Great Scrum Teams continuously improve their way of working. Sooner or later the team asks itself: Is this “allowed” in Scrum? Or: Is it “compatible”?
This is a decision that the Scrum Master should facilitate. But especially for new Scrum Masters this question is often a tough one.
The Scrum Guide says:
Scrum is not a process or a technique for building products; rather, it is a framework within which you can employ various processes and techniques.
The Scrum framework consists of Scrum Teams and their associated roles, events, artifacts, and rules. Each component within the framework serves a specific purpose and is essential to Scrum’s success and usage.
In short: Adding something is okay, removing not. But out in the wild its often not that easy. The answer is often: ”It depends.” It can help the team to ask itself the following three questions.
1. Does It Reduce Our Ability to Inspect and Adapt?
The power of Scrum and Agile is the ability to respond to changing conditions quickly. This is getting more useful in contexts with high uncertainty in means of requirements or technology.
With this in mind: Does the proposed change reduce the ability to inspect and adapt? Here some examples.
Reduces ability to inspect and adapt:
- Getting rid of
- Sprint Planning
- Daily Scrum
- Sprint Review
- Sprint Retrospective
- Backlog Grooming
Why? Each of these events is a point to stop, check the current situation and react accordingly.
Increases ability to inspect and adapt:
- Collaboration with the Product Owner on a daily basis
- Invite users to user acceptance tests
- Test Driven Development
- Continuous Integration
Why? Each of those shortens the feedback cycle, so we have the information to act upon earlier.
2. Does It Serve the Scrum Framework or Adds It to Distraction?
The Scrum framework itself is lightweight and easy to understand. It should support the team in conducting their work as a team. By adding something to the framework, ask yourself: Will it serve the framework as a whole? Or will it add distraction? If distraction is added, the team may loose focus on what is most important: Deliver working software frequently to generate feedback. Here, too, some examples.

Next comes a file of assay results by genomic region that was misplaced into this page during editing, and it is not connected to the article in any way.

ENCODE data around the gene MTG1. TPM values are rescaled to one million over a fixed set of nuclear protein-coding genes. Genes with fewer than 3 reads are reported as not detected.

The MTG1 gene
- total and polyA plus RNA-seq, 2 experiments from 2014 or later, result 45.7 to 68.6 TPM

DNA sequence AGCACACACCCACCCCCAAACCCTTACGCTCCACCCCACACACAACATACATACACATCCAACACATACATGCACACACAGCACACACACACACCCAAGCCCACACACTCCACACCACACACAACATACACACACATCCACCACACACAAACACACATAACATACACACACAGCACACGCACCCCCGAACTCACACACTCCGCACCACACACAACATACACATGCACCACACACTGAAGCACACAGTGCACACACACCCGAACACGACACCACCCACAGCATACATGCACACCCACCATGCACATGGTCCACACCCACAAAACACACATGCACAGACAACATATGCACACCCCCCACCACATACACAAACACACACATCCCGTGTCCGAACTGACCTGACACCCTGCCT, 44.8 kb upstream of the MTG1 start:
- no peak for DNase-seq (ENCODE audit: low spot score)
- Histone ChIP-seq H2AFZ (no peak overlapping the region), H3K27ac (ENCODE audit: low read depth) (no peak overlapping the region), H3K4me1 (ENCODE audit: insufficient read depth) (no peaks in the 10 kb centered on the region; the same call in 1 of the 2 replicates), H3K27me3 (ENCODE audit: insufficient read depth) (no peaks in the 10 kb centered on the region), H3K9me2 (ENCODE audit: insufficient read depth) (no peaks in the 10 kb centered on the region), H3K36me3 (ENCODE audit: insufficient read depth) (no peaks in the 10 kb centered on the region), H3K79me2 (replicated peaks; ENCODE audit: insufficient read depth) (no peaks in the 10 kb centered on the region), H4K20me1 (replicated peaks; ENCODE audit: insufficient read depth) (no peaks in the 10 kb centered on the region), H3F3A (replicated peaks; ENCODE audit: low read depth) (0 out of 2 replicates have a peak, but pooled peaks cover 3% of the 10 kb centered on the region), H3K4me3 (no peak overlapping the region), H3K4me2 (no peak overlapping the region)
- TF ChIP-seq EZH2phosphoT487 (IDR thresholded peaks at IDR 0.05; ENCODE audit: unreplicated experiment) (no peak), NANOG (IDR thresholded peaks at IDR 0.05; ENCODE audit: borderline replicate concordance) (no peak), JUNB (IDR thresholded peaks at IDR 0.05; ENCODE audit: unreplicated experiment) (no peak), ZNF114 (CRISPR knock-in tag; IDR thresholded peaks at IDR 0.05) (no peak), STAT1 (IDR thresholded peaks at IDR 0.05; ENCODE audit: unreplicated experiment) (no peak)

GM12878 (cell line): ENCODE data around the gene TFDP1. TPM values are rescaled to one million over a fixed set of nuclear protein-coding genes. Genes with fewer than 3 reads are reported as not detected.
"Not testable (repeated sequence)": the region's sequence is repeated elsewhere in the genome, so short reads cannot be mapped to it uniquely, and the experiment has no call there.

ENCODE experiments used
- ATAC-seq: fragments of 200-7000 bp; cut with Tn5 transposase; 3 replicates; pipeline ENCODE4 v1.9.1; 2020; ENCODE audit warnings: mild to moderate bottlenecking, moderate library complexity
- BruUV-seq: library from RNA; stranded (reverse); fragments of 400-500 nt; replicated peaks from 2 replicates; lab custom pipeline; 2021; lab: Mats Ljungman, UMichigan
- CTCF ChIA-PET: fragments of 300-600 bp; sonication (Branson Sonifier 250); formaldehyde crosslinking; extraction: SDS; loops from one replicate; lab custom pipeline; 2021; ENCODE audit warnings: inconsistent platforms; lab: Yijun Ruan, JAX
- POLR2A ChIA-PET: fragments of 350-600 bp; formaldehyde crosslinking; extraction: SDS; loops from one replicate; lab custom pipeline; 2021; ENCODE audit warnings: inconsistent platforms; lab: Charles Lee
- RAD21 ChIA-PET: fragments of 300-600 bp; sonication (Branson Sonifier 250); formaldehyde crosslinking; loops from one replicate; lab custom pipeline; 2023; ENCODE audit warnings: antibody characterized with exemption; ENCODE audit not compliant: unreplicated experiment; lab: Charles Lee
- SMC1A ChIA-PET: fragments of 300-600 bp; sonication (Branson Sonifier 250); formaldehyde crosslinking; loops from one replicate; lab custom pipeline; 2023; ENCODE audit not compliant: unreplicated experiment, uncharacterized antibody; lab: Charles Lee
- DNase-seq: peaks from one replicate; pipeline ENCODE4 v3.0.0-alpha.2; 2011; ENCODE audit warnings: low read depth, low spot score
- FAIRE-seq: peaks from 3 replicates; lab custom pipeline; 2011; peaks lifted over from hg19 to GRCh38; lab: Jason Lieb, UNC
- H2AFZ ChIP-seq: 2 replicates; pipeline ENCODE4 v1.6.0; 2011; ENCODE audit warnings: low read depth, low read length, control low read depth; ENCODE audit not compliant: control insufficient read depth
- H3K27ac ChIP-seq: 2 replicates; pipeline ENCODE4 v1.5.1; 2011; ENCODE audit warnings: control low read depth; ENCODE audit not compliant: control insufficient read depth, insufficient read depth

Does not serve the Scrum Framework, increases distraction:
- Complicated collaboration software
- No collocation or working remote
- Excessive customer integration can become a disturbance to developers
- Extending the timebox of the Daily Scrum
- Hand-offs (even within the team, ”Mini Waterfall”)
Does serve the Scrum Framework, reduces (or does not add to) distraction:
- Visible Definition of ”Done” beneath the task board: Clear focus on what’s ready or not.
- Sticky notes on the door indicating time and place of the Scrum events: No asking around, no calendar software that needs to be kept up to date.
- Poster with action items from the last retrospective beneath the coffee machine: Reminder for your commitments while you’re not focussed on the Sprint’s work.
- Colocation: No collaboration software to tinker with.
- Dedicated team room: Reduces organisational overhead and provides a save place.
- Deployment checklist: A step by step guide to deployment prevents headache.
3. If We Do It, When Will We Inspect and Adapt?
However, all this is specific for the team’s context at hand. If the Scrum Team decides to add or remove something to their way or working and it doesn’t violate any given constraints of sef-organisation, it can do so. But it’s their responsibility to take over responsibility for the change, inspect the results at a given time and adapt accordingly. So the last question would be: If we do it, when will we inspect and adapt?